About This Coffee
This is a washed, AA grade coffee from The Korgua Estate. The estate, which is located in the Nebilyer District, Central Highland region of Papua New Guinea, is owned by second generation coffee producer Brian Leahy. The farm was founded by Brian's father Dan and his Uncle Mick, two well-known Australian explorers (their early films and photos being the basis for the Australian documentary, "First Contact"). Korgua Estate sits at about 1400 meters above sea level and is planted mostly in older Bourbon and Typica cultivars. It's a wet processed coffee, meaning the coffee cherry and much of the fruit are stripped from the seed using depulping machinery, and then the seed still covered in sticky mucilage is submerged in water tanks where it ferments overnight, breaking down the remaining outer layer of fruit. Leahy's father first explored this area in the 1930's, and established Korgua as one of the very first coffee farms in the area.
Korgua Estate was created on neutral ground to allow coffee growers from rival tribes to bring their coffees to market without causing disruption and conflict.
Growing Coffee in Papua New Guinea
Although PNG has often produced more than 1 million bags of coffee annually, the average has dropped below 1 million over the last 10 years. The vast majority of coffee in PNG (95%) is grown in the highland regions near the center of the country. These coffee exhibit the heavy body characteristic of this part of the world along with the savory sweet flavors.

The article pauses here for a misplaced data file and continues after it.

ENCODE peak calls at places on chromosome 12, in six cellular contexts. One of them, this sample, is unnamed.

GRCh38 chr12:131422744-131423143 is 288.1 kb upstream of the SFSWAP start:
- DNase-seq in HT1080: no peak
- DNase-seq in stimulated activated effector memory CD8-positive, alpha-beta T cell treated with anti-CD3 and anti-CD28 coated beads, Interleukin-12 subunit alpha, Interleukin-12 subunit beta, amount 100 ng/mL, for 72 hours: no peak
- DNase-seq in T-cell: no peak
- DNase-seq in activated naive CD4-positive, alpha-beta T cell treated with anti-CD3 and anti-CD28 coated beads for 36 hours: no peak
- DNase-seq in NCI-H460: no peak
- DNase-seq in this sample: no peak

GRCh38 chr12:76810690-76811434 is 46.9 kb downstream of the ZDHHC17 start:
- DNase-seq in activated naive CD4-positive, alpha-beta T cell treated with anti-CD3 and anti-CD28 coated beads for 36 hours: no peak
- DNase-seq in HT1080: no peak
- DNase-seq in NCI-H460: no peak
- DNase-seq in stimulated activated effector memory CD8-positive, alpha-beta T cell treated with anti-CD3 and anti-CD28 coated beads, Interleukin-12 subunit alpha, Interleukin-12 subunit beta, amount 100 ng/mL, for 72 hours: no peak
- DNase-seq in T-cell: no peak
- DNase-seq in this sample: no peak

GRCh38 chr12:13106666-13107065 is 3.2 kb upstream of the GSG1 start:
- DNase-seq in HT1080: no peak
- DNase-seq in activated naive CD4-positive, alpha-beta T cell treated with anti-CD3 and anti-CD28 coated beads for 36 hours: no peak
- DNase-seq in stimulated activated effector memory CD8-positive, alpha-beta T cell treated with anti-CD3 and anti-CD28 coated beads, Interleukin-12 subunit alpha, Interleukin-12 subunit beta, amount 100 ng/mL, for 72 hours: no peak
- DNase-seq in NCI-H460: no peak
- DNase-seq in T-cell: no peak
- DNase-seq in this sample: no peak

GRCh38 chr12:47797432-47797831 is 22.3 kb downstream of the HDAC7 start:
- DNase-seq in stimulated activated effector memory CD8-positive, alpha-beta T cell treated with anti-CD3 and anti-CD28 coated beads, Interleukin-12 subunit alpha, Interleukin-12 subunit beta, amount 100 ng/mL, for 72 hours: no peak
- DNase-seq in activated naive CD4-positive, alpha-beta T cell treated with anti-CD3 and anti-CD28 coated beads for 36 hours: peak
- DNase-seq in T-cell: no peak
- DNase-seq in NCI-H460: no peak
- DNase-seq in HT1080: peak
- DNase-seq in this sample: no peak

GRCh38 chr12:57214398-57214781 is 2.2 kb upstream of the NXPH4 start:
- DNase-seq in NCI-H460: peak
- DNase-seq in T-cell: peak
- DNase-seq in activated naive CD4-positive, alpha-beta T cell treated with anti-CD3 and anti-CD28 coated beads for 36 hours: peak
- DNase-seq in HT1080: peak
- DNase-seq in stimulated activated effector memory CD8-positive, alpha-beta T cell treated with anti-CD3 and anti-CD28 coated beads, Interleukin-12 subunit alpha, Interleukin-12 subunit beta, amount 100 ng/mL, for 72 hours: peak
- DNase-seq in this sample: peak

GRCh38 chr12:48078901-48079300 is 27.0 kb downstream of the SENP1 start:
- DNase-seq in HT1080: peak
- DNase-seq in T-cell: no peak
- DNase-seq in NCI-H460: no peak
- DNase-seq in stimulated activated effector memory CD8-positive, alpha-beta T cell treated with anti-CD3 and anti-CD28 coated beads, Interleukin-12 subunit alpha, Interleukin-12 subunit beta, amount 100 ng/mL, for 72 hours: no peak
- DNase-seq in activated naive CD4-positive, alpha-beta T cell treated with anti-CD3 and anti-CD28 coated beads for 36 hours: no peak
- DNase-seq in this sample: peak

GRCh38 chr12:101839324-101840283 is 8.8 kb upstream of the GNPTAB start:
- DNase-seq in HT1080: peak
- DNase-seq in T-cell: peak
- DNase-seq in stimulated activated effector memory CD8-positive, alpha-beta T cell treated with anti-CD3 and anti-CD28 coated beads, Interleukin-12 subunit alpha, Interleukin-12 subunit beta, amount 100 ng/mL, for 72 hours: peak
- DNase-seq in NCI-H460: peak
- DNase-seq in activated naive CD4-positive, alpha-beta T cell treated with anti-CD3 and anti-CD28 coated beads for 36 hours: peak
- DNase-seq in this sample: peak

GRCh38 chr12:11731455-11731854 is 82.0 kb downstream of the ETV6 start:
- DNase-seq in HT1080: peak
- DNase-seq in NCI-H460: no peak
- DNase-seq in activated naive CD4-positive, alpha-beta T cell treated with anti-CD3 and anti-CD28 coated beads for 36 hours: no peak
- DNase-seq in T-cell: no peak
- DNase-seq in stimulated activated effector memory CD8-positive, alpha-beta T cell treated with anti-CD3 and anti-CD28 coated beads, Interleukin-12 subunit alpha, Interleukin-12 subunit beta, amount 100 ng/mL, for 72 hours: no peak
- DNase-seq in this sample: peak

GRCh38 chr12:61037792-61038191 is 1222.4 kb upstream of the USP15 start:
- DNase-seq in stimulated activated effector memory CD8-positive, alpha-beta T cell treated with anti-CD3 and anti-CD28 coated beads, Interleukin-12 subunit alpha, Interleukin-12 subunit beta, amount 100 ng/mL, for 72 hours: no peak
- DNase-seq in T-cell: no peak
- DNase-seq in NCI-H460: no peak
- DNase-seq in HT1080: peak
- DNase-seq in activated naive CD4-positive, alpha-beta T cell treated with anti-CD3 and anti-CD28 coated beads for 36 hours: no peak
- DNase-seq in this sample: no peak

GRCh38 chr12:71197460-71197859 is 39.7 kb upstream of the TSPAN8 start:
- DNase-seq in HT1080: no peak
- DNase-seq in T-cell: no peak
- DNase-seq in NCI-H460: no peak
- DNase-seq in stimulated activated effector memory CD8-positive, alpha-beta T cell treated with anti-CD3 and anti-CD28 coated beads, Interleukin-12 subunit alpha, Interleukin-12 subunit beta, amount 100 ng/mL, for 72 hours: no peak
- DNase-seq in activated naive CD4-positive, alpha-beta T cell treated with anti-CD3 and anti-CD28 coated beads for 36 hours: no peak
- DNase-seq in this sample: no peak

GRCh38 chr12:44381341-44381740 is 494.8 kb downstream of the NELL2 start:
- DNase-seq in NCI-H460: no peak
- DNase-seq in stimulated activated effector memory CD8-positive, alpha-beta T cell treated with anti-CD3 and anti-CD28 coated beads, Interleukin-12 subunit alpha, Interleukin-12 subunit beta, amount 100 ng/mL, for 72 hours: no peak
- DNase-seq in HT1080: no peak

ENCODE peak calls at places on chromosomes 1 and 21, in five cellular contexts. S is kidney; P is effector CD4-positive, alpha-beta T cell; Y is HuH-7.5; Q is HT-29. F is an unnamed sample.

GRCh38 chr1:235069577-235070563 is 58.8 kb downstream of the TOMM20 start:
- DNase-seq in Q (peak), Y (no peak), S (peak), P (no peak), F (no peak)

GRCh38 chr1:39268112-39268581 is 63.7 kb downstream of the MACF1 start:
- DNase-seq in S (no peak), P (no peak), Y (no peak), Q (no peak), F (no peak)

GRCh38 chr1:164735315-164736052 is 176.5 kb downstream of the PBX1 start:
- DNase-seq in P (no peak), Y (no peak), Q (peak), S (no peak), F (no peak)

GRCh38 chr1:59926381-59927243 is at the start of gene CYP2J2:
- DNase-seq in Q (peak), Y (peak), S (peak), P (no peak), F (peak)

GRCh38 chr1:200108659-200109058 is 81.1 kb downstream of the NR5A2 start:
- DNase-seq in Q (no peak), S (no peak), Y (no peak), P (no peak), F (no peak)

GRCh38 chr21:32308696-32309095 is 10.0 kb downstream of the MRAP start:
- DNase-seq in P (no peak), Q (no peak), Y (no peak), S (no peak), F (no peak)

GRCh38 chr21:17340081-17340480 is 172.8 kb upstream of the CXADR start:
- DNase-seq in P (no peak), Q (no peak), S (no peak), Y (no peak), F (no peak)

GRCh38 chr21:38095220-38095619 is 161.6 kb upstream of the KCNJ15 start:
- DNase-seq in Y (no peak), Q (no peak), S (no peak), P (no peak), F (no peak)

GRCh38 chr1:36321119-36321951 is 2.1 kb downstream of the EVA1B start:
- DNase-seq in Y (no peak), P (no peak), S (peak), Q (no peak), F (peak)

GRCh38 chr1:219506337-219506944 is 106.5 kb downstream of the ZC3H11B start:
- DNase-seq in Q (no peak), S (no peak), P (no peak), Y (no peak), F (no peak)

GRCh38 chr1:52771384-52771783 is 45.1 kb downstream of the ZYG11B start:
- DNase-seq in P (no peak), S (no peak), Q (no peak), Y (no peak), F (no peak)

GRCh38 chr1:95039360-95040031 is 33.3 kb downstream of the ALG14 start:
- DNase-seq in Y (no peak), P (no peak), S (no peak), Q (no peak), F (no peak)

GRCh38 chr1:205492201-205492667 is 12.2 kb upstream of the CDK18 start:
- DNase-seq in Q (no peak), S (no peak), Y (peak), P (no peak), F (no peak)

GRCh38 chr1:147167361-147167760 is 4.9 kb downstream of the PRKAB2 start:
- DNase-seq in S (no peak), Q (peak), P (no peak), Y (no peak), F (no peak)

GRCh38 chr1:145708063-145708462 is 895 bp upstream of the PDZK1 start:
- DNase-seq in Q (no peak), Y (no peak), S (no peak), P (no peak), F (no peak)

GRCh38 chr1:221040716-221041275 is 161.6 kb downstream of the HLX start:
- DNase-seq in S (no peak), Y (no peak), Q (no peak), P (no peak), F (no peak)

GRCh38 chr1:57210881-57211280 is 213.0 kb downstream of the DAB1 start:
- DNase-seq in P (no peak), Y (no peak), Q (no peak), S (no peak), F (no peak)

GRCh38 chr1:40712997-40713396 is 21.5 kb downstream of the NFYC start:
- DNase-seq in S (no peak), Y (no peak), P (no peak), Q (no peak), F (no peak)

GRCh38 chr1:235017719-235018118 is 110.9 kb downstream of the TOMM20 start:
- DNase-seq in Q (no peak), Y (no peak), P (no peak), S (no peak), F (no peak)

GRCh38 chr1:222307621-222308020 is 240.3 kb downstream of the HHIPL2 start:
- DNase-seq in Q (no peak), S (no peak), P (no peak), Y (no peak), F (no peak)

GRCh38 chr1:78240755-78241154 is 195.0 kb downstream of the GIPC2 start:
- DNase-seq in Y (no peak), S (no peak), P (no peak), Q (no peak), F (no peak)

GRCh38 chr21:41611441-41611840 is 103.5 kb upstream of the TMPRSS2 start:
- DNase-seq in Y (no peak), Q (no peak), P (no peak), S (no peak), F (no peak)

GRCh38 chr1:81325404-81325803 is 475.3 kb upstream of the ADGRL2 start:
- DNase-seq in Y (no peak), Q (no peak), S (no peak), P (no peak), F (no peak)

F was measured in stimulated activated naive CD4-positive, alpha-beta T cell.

History of Coffee in Papua New Guinea
Compared to the speed with which Europeans colonized other parts of the world, they seemed to spill over Oceania in slow motion. So, although the highlands of PNG are textbook coffee land, commercial coffee production was not established until 1928. In typical British colonial style, coffee was initially grown on plantations (though atypically planted with Blue Mountain from Jamaica). The history of colonial New Guinea mirrors that of central Africa. Feeling left out of the general expansionist trend, Germany grabbed a portion of northern New Guinea in the late 1800’s and then lost it during WWI. The Japanese invaded PNG during WWII and the island saw fierce fighting for much of the war. For most of the 20th century, administrative responsibility for PNG and its ever evolving configuration (and name) rested with Australia.
Country: Papua New Guinea
Region: Nebilyer Valley, Western Highlands
Farm: Korgua Estate
Elevation: 1400 MASL
Variety: Bourbon, Typica
Tasting notes: Full-bodied, sweet, & syrupy with caramel, pecan pie, turkish apricot, & cherry.